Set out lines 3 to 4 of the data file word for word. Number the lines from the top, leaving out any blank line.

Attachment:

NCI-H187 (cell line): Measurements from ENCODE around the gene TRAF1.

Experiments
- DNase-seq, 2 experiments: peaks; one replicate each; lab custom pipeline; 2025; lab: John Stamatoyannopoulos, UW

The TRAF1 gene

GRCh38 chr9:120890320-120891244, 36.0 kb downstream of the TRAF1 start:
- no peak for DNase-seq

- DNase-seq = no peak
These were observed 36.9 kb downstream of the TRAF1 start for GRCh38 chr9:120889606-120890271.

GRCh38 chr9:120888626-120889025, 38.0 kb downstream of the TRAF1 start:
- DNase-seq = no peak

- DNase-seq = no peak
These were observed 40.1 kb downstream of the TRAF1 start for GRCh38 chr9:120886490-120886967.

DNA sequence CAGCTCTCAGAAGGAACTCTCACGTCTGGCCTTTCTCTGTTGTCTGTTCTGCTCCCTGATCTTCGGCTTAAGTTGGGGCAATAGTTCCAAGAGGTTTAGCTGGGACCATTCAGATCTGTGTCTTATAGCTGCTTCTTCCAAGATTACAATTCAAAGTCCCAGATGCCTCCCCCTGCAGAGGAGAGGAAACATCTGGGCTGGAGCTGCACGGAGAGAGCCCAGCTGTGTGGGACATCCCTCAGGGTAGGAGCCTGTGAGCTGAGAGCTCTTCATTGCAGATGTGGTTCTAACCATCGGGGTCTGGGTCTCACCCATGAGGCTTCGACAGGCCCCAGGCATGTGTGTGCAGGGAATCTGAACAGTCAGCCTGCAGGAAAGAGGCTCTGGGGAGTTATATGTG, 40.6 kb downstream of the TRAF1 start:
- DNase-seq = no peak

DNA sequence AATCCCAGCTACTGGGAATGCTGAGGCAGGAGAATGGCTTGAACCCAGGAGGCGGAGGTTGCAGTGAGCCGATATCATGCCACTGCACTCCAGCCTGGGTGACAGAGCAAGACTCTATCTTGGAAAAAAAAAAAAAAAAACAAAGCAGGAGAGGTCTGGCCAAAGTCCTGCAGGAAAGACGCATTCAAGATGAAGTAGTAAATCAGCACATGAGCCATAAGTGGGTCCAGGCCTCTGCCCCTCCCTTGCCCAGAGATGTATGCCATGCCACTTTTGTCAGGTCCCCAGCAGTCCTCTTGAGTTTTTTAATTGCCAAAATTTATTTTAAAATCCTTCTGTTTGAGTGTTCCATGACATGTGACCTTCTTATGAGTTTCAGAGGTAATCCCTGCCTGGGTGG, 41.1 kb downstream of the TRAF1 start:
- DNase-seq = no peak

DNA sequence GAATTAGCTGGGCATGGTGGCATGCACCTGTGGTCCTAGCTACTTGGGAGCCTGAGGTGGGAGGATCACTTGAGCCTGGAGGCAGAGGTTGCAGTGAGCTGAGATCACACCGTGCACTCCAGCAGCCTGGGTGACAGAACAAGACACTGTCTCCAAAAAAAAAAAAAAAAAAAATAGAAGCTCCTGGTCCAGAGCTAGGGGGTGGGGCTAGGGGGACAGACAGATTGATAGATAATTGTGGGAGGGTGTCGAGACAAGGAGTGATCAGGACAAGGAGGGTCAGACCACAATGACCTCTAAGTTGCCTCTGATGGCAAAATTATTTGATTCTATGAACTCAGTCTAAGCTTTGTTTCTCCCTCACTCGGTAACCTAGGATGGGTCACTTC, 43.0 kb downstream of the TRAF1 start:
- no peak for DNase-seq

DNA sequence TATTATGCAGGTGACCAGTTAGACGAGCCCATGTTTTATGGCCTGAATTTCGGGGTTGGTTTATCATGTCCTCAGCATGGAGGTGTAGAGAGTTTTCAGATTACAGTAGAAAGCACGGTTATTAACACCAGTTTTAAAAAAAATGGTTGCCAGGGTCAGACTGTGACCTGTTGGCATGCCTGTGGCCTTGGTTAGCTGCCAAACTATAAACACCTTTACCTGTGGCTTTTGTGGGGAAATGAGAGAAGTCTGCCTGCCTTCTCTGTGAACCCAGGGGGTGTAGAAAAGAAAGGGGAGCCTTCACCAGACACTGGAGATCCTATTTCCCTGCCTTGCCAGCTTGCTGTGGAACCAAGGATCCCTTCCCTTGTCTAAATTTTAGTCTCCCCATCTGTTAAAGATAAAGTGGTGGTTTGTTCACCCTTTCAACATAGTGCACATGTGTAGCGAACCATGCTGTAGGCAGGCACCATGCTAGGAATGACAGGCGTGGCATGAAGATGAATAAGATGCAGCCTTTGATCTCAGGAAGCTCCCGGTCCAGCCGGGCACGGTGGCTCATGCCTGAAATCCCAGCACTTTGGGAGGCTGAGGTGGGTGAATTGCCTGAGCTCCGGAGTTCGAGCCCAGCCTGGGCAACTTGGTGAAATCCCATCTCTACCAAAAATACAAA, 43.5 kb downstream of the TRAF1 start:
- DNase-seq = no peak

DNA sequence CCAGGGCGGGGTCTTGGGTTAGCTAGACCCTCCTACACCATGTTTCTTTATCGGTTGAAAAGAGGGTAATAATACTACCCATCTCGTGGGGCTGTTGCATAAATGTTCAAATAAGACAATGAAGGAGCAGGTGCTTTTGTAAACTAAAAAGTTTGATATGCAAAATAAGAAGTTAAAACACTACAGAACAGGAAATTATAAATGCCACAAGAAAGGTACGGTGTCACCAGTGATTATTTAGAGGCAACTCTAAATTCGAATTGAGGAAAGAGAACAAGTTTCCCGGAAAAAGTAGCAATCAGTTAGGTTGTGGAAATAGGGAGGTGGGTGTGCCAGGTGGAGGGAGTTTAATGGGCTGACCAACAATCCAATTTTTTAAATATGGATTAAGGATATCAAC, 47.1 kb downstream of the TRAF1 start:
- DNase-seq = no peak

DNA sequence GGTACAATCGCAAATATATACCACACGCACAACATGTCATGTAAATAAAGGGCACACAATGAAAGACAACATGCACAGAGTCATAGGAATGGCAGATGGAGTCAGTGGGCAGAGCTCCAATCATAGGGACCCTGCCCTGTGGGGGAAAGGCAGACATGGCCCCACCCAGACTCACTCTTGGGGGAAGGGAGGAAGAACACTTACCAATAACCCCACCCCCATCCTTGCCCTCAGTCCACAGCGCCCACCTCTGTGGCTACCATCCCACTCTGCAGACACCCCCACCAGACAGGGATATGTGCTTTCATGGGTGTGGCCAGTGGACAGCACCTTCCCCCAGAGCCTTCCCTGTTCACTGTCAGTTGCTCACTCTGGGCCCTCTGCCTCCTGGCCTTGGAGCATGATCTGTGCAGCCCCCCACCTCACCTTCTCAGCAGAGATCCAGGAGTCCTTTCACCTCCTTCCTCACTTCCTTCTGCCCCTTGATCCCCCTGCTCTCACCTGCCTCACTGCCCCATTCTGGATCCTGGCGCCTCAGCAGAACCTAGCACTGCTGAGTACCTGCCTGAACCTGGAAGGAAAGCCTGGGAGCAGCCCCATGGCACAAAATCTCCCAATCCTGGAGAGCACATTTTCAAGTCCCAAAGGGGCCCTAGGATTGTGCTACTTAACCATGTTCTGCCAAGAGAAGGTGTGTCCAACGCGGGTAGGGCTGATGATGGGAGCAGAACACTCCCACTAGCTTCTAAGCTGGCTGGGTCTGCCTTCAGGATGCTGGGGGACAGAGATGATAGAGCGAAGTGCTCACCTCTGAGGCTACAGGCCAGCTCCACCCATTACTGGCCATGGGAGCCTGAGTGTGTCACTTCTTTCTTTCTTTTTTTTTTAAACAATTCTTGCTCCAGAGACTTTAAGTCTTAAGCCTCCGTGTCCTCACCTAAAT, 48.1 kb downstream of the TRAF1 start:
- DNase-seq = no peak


- DNase-seq, 2 experiments: peaks; one replicate each; lab custom pipeline; 2025; lab: John Stamatoyannopoulos, UW

The TRAF1 gene